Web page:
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message 1: by Gabriel (new)

Gabriel Spencer I feel indulged when I read Austen. She's like a devoted servant, her words like the hands and feet of a lifelong servant. Opening the book, she spreads the table with what must of been much fuss over the preparation. I love all the gothic romance anti-references, "No one... would have supposed her born to be an heroine" "not the least addicted to locking up his daughters" "Instead of dying in bringing the latter into the world, as any body might expect" I get the immediate sense of Catherine's fevered imagination, fed by the gothic books of the day, and am prepared to experience her eventual shock as the reality she encounters disappoints her expectations. It shows me Austen had a thorough understanding of her plot before she began writing. I happen to wing it a lot, writing off the cuff, but When I see how wonderful it is to read such prepared words, I'm encouraged to follow her example.

message 2: by Gabriel (new)

Gabriel Spencer At the beginning of Chapter 4, Catherine is looking for Tilney in the Pump-room, he isn't there, and the narration tells us she sees "people whom nobody cared about, and nobody wanted to see; and he only was absent." The words obviously aren't disinterested 3rd person. Yet they're not quite free indirect speech. I can't quite imagine Catherine to have spoken those words, even to Mrs. Tilney in private. She would be too careful not to offend a family friend. It feels like I'm reading Catherine's journal. Wikipedia cites Randall Stevenson as calling it free indirect style.
To me, it seems a way for Austen to amuse the reader by presenting Catherine's feelings in a subtle way, and then contrasting them with Mrs. Allen's stark words, "What a delightful place Bath is." And I love it when Mrs. Allen concludes, "and how pleasant it would be if we had any acquaintance here," which to Catherine would resound as an understatement.
Whatever Austen had intended by it, I come quickly to care for Catherine by the use of this inviting technique.

message 3: by Gabriel (new)

Gabriel Spencer Sorry so wordy,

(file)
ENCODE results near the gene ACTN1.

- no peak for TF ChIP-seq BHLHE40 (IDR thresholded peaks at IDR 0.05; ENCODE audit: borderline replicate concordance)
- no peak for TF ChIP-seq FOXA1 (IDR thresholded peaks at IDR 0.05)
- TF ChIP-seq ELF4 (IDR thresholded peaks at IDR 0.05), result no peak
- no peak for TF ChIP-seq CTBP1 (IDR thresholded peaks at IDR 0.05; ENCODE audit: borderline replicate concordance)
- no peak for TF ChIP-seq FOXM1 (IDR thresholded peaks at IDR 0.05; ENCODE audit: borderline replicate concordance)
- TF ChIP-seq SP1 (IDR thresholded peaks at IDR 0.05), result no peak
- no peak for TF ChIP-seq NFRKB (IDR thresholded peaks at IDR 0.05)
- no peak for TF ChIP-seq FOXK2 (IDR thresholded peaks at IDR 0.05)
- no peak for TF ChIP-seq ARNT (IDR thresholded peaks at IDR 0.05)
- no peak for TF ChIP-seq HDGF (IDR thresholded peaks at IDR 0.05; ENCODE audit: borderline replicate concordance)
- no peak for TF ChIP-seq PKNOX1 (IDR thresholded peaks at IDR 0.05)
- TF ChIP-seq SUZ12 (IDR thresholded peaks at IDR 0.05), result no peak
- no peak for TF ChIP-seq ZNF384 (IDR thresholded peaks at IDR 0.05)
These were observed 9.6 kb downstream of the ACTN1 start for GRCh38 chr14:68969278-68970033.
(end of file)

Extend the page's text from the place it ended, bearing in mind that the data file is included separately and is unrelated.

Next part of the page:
but here I think is how Austen foreshadows a major plot line. In chapter five, Isabella is encouraging Catherine to think of Tilney. Finding out he is a clergyman, Isabella is quoted as saying something like, "she must confess herself very partial to the profession;" Isabella, we know, will say anything to win approval if she thinks there is money in it. But the money will not follow a marriage to Catherine's brother, so she eventually casts her hook more rashly. Catherine here doesn't ask about Isabella's unusual behavior because, I think, she is innocent and the subject dark bottomed, something she may have intuitively known, but she is excused by the narrator as if Catherine herself were the one giving the critique. The quotation of Isabella, though indirect and free, is used by Austen to say "pay attention to this." Catherine herself, it appears, has noticed it. Then, Austen uses "perhaps" to say, "here is some specious reasoning by a naive girl," and proceeds to lead the reader away from the truth. Finally, she begins the next paragraph with another subject entirely to dismiss the reader.
I think this is an excellent example of a technique for foreshadowing. Again, highlight the foreshadowing with the quotation, unsettle the reader with "perhaps", lead the reader away with false reasoning, then move on abruptly to another subject. A neat little package of writing!

message 4: by Gabriel (new)

Gabriel Spencer A great paragraph! Near the end of chapter nine, beginning "Little as Catherine was in the habit of judging for herself," when John Thorpe and Catherine have come home from the ride in the gig. I love the slide Thorpe takes to being disagreeable.
Austen is doing something here. Big, powerful words are juxtaposed with small subtle words to create... something, I know not what.
Thorpe spoke "effusions of endless conceit" He was supposed to be "altogether completely agreeable" But "extreme weariness" marked him, which "continued unceasingly" He was supposed to have "powers of giving universal pleasure."
But Catherine is "little" and "unfixed" something "crept over her" She could not "entirely repress a doubt" She was induced "in some small degree, to resist"
I feel like Catherine is the little girl who is star struck by her friends, and who now is getting that first glimpse of the cracks in her reverent image of them. Will the image fall completely apart? I'm pretty sure she'll justify saving the image for as long as possible.

message 5: by Dena (new)

Dena Huff (huffreadsstuff) | 6 comments I just finished the book, so I'm going to refrain from commenting. The only thing I will say is that the edition of the book I read contained an introduction, which pretty much spoiled the whole thing. I loved the analysis in the intro, but I have a hard time even knowing what I would have thought of the book without reading the intro.

message 6: by Gabriel (new)

Gabriel Spencer Sorry you felt that way. With some books, yeah, it takes from the pleasure of the read to know the dry facts. In terms of food, like learning the source of escargot just as its served.

message 7: by Dena (new)

Dena Huff (huffreadsstuff) | 6 comments Yeah! I did enjoy it.

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